Ms Ghada Waly, as you shared in your earlier statement, access to treatment is not available to everyone in need, causing a treatment gap. Especially women and children face such treatment gaps. Various causes lead to limited access to treatment and need urgent attention, allow us to state a few below.
– Stigma and discrimination
Drug dependence is ranked among the five most stigmatised health conditions in the world. Stigma manifests on personal, societal, and community level and often affect people with substance use disorders and their families. Internalised stigma, being marginalised, discriminated against, and facing structural barriers pose barriers to accessing treatment and can accentuate negative feelings of shame and isolation. Therefore, it is essential that stigma and discrimination are decreased among society, health care providers, media, communities, institutions, etc. through awareness raising and structural change while making recovery visible in the community.
According to UNODC data, only 1 out of 8 people who use drugs receive treatment worldwide. However, the percentage of women who use drugs accessing treatment is even lower, with some countries facing a lack of treatment options for women. Besides stigma and other barriers relating to normative ideas of gender withholding women to enter treatment, many treatment programmes are catered to meet the needs of men. Research has shown that women have specific needs and require gender-sensitive treatment. Hence, treatment should include a gender-sensitive and trauma-informed approach while acknowledging barriers, stigma, and normative expectations based on gender. – Parenthood
Parents can face difficulties accessing treatment as residential centres often deny access to the residents’ children while, simultaneously, the parental responsibilities make it difficult for the parent, particularly the mother, to regularly participate in outpatient programmes.
Additionally, parents face additional barriers due to the perceived fear to lose custody of the child. Therefore, family-centred and strengthening programmes are essential. These programmes must provide tools for rehabilitation, such as vocational training, job opportunities, support in home seeking, and support family reunification, if possible, as this is an important factor in remaining motivated to sustain recovery.
Those incarcerated often are denied access to treatment for their substance use disorder while being in an environment where drugs are more prevalent and overcrowding is an issue. Condemning discriminatory or violent practices in criminal justice, it is important to allow and promote access to treatment and rehabilitation services. – Children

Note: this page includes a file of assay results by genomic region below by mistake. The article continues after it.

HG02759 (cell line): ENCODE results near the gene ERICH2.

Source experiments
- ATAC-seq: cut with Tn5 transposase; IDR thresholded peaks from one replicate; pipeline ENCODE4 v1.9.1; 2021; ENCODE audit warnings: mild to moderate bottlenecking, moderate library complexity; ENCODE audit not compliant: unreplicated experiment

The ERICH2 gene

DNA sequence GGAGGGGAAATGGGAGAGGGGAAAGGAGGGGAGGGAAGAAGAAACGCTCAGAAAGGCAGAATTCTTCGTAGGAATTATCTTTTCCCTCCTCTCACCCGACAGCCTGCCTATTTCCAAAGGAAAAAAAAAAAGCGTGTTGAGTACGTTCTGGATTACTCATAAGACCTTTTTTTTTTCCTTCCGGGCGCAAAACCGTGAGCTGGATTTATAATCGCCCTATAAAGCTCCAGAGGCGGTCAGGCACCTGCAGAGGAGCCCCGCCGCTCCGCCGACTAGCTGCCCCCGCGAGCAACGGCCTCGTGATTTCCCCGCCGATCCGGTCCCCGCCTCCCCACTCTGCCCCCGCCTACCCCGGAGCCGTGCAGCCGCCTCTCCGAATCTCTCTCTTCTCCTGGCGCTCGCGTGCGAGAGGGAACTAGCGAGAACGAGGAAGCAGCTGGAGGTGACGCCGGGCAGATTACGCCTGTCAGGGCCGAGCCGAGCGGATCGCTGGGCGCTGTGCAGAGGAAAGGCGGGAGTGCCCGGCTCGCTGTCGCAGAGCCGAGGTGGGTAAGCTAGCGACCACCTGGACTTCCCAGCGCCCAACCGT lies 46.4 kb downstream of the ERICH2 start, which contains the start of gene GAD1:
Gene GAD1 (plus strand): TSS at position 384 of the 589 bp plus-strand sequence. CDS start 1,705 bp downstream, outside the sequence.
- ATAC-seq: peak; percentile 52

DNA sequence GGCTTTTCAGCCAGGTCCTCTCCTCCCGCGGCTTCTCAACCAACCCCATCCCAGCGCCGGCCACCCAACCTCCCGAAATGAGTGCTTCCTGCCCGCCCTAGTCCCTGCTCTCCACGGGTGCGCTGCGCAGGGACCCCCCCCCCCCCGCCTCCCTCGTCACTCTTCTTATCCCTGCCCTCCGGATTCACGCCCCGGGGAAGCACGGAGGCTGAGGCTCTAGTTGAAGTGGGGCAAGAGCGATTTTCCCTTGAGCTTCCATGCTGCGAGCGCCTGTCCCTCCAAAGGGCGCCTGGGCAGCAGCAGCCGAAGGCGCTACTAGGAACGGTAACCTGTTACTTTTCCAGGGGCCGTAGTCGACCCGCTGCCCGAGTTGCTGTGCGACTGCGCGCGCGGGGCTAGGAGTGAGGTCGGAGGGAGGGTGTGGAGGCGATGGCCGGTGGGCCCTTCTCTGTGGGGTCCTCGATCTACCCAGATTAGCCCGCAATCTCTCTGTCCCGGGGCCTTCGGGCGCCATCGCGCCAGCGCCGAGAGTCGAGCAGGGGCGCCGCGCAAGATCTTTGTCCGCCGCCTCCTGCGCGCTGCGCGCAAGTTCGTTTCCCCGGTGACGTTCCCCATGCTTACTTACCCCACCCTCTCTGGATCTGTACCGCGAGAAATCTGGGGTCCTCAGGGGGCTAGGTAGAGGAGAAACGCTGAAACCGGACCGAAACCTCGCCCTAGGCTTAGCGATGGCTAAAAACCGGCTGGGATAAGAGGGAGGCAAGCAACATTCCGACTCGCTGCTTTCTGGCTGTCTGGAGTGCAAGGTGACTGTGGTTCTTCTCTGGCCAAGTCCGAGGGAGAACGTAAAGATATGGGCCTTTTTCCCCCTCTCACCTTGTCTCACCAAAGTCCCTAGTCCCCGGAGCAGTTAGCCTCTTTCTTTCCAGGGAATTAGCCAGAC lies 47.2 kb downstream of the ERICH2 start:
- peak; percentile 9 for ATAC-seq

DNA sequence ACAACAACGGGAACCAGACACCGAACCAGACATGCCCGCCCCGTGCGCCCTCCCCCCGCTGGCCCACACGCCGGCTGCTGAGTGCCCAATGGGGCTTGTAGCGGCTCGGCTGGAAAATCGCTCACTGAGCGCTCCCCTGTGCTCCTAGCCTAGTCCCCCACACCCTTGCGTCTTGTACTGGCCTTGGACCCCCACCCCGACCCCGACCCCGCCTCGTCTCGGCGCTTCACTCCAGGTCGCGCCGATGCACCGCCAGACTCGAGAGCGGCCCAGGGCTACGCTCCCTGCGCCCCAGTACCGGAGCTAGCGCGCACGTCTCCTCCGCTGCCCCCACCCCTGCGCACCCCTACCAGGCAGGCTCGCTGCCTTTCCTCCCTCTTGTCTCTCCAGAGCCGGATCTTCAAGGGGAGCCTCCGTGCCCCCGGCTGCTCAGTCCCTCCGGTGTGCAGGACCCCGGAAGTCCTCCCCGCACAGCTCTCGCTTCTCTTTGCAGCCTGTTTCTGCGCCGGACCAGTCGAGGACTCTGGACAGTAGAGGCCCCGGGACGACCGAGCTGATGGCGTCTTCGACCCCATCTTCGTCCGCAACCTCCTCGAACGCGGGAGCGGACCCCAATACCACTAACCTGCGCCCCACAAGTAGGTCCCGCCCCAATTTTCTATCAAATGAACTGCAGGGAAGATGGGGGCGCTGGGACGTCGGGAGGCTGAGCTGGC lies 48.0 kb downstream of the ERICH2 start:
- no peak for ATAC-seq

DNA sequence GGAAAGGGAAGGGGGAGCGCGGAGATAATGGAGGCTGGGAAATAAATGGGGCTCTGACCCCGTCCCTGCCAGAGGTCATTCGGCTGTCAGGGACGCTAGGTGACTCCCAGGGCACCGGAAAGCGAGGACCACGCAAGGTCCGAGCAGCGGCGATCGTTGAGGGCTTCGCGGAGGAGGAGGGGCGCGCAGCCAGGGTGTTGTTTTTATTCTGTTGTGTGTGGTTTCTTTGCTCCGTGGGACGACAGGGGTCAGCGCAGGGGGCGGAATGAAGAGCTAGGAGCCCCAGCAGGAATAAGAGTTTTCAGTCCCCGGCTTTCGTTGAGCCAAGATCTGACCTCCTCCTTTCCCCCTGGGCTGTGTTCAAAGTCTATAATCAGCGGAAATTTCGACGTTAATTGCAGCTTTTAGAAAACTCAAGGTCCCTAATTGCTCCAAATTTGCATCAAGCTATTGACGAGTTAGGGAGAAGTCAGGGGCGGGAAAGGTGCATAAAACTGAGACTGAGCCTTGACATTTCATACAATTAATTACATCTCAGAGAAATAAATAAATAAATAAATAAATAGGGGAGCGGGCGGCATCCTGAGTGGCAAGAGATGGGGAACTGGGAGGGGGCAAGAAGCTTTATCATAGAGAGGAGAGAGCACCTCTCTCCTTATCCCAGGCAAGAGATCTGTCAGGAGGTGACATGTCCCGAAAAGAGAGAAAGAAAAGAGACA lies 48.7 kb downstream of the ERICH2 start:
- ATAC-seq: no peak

Children and adolescents with substance misuse face a higher urgency for treatment. As they are in their developmental stage, early intervention and treatment can prevent long-term negative effects. However, young persons facing substance use disorders are often unaware of the procedures to access treatment, face financial barriers and stigma, and do often not have availability to age-appropriate treatment. Hence, social support systems should increase drug awareness, including preventive measures, while providing active support for appropriate treatment when a child faces a substance use disorder to ensure the full rights of the child.
Beyond these bullet points, it is important to highlight that many sub-groups face discrimination and are denied their human right as they face difficulties to access the needed health services. The subgroups include, but are not limited to, people living in street environments or are without a home, people with disabilities, the elderly, and members of the LGTBQIA++ community. We urge more research on the impacts of denied treatment, rehabilitation, and reintegration services supporting the pathway of recovery for these sub-groups. Additionally, more sensitised programmes/policies need to be established to ensure their right to access a healthy life is adhered to.
Overall, is it important to continue highlighting the need to increase access to treatment while promoting the pathway of recovery, including harm reduction as a continuum of care, alternatives to incarceration, and rehabilitation and reintegration services. Health services offered need to be nondiscriminatory, evidence-based, trauma-informed, gender- and culturally sensitive, and ageappropriate. There is not a ‘one-size fits all’ and treatment needs to be centred on the individual.
Recovery services should be integrated into society rather than being distanced from the community, this will allow for reintegration and reduction of judgements and stigma. A person should not be denied their human right to access the necessary health services due to limited resources, discrimination, gender, etc. and the international community is obliged to establish programmes and policies that adhere to these rights.